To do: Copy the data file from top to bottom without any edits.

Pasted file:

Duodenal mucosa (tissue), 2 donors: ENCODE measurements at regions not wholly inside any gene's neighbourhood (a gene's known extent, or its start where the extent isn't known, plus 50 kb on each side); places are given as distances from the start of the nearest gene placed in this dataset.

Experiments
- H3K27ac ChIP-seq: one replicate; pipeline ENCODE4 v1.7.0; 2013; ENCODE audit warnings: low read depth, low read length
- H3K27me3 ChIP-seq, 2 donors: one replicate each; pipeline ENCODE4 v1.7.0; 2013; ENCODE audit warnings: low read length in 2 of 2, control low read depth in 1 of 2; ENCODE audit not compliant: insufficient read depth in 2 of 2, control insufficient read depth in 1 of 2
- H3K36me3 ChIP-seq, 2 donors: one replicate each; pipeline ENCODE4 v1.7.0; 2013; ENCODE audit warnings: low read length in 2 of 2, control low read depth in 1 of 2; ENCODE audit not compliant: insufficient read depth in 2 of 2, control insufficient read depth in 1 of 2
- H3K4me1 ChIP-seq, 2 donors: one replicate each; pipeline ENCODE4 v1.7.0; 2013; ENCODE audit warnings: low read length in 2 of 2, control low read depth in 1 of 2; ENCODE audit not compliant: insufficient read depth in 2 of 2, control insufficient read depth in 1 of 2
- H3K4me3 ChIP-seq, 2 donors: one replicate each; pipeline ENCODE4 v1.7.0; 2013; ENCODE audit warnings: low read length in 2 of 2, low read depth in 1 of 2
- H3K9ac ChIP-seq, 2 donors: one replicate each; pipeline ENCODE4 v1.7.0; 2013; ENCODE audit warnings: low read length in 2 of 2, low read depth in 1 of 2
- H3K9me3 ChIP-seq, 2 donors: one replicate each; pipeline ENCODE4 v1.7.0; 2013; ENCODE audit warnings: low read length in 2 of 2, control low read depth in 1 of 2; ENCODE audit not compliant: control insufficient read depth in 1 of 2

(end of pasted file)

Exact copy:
Duodenal mucosa (tissue), 2 donors: ENCODE measurements at regions not wholly inside any gene's neighbourhood (a gene's known extent, or its start where the extent isn't known, plus 50 kb on each side); places are given as distances from the start of the nearest gene placed in this dataset.

Experiments
- H3K27ac ChIP-seq: one replicate; pipeline ENCODE4 v1.7.0; 2013; ENCODE audit warnings: low read depth, low read length
- H3K27me3 ChIP-seq, 2 donors: one replicate each; pipeline ENCODE4 v1.7.0; 2013; ENCODE audit warnings: low read length in 2 of 2, control low read depth in 1 of 2; ENCODE audit not compliant: insufficient read depth in 2 of 2, control insufficient read depth in 1 of 2
- H3K36me3 ChIP-seq, 2 donors: one replicate each; pipeline ENCODE4 v1.7.0; 2013; ENCODE audit warnings: low read length in 2 of 2, control low read depth in 1 of 2; ENCODE audit not compliant: insufficient read depth in 2 of 2, control insufficient read depth in 1 of 2
- H3K4me1 ChIP-seq, 2 donors: one replicate each; pipeline ENCODE4 v1.7.0; 2013; ENCODE audit warnings: low read length in 2 of 2, control low read depth in 1 of 2; ENCODE audit not compliant: insufficient read depth in 2 of 2, control insufficient read depth in 1 of 2
- H3K4me3 ChIP-seq, 2 donors: one replicate each; pipeline ENCODE4 v1.7.0; 2013; ENCODE audit warnings: low read length in 2 of 2, low read depth in 1 of 2
- H3K9ac ChIP-seq, 2 donors: one replicate each; pipeline ENCODE4 v1.7.0; 2013; ENCODE audit warnings: low read length in 2 of 2, low read depth in 1 of 2
- H3K9me3 ChIP-seq, 2 donors: one replicate each; pipeline ENCODE4 v1.7.0; 2013; ENCODE audit warnings: low read length in 2 of 2, control low read depth in 1 of 2; ENCODE audit not compliant: control insufficient read depth in 1 of 2